I wholeheartedly concur in the Court's conclusion that use of the peremptory challenge to remove blacks from juries, on the basis of their race, violates the Equal Protection Clause. I would go further, however, in fashioning a remedy adequate to eliminate that discrimination. Merely allowing defendants the opportunity to challenge the racially discriminatory use of peremptory challenges in individual cases will not end the illegitimate use of the peremptory challenge.

Evidentiary analysis similar to that set out by the Court, ante, at 97-98, has been adopted as a matter of state law in States including Massachusetts and California. Cases from those jurisdictions illustrate the


limitations of the approach. First, defendants cannot attack the discriminatory use of peremptory challenges at all unless the challenges are so flagrant as to establish a prima facie case. This means, in those States, that where only one or two black jurors survive the challenges for cause, the prosecutor need have no compunction about striking them from the jury because of their race. See Commonwealth v. Robinson, 382 Mass. 189, 195, 415 N. E. 2d 805, 809-810 (1981) (no prima facie case of discrimination where defendant is black, prospective jurors include three blacks and one Puerto Rican, and prosecutor excludes one for cause and strikes the remainder peremptorily, producing all-white jury); People v. Rousseau, 129 Cal. App. 3d 526, 536-537, 179 Cal. Rptr. 892, 897-898 (1982) (no prima facie case where prosecutor peremptorily strikes only two blacks on jury panel). Prosecutors are left free to discriminate against blacks in jury selection provided


that they hold that discrimination to an "acceptable" level.

Second, when a defendant can establish a prima facie case, trial courts face the difficult burden of assessing prosecutors' motives. See King v. County of Nassau, 581 F.Supp. 493,


501-502 (EDNY 1984). Any prosecutor can easily assert facially neutral reasons for striking a juror, and trial courts are ill equipped to second-guess those reasons. How is the court to treat a prosecutor's statement that he struck a juror because the juror had a son about the same age as defendant, see People v. Hall, 35 Cal. 3d 161, 672 P. 2d 854 (1983), or seemed "uncommunicative," King, supra, at 498, or "never cracked a smile" and, therefore "did not possess the sensitivities necessary to realistically look at the issues and decide the facts in this case," Hall, supra, at 165, 672 P. 2d, at 856? If such easily generated explanations are sufficient to discharge the prosecutor's obligation to justify his strikes on nonracial grounds, then the protection erected by the Court today may be illusory.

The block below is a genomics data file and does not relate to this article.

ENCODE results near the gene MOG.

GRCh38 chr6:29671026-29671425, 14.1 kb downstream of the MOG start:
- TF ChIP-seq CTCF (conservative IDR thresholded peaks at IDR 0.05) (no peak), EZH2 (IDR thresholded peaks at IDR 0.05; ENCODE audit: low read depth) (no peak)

Nor is outright prevarication by prosecutors the only danger here. "[It] is even possible that an attorney may lie to himself in an effort to convince himself that his motives are legal." King, supra, at 502. A prosecutor's own conscious or unconscious racism may lead him easily to the conclusion that a prospective black juror is "sullen," or "distant," a characterization that would not have come to his mind if a white juror had acted identically. A judge's own conscious or unconscious racism may lead him to accept such an explanation as well supported. As JUSTICE REHNQUIST concedes, prosecutors' peremptories are based on their "seat-of-the-pants instincts" as to how particular jurors will vote. Post, at 138; see also THE CHIEF JUSTICE's dissenting opinion, post, at 123. Yet "seat-of-the-pants instincts" may often be just another term for racial prejudice. Even if all parties approach the Court's mandate with the best of conscious intentions, that mandate requires them to confront and overcome their own racism on all levels -- a challenge I doubt all of them can meet. It is worth remembering that "114 years after the close of the War Between the States and nearly 100 years after Strauder, racial and other forms of discrimination still remain a fact of life, in the administration of justice as in


our society as a whole." Rose v. Mitchell, 443 U.S. 545, 558-559 (1979), quoted in Vasquez v. Hillery, 474 U.S. 254, 264 (1986).


The inherent potential of peremptory challenges to distort the jury process by permitting the exclusion of jurors on racial grounds should ideally lead the Court to ban them entirely from the criminal justice system. See Van Dyke, at 167-169; Imlay, Federal Jury Reformation: Saving a Democratic Institution, 6 Loyola (LA) L. Rev. 247, 269-270 (1973). Justice Goldberg, dissenting in Swain, emphasized that "[were] it necessary to make an absolute choice between